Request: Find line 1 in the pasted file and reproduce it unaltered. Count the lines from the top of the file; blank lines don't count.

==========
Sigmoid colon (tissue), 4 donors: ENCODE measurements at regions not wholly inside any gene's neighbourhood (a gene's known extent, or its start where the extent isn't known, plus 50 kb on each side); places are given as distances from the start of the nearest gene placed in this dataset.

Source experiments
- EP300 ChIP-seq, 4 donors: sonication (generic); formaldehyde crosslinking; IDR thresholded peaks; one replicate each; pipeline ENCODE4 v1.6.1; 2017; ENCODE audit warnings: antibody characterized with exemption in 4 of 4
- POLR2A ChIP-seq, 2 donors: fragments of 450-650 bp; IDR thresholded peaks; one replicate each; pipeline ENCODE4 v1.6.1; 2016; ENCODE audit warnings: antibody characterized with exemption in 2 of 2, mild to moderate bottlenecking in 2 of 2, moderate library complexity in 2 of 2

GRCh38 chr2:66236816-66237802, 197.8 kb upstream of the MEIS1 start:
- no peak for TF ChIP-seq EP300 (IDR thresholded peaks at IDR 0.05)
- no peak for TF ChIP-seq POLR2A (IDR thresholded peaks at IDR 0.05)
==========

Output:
Sigmoid colon (tissue), 4 donors: ENCODE measurements at regions not wholly inside any gene's neighbourhood (a gene's known extent, or its start where the extent isn't known, plus 50 kb on each side); places are given as distances from the start of the nearest gene placed in this dataset.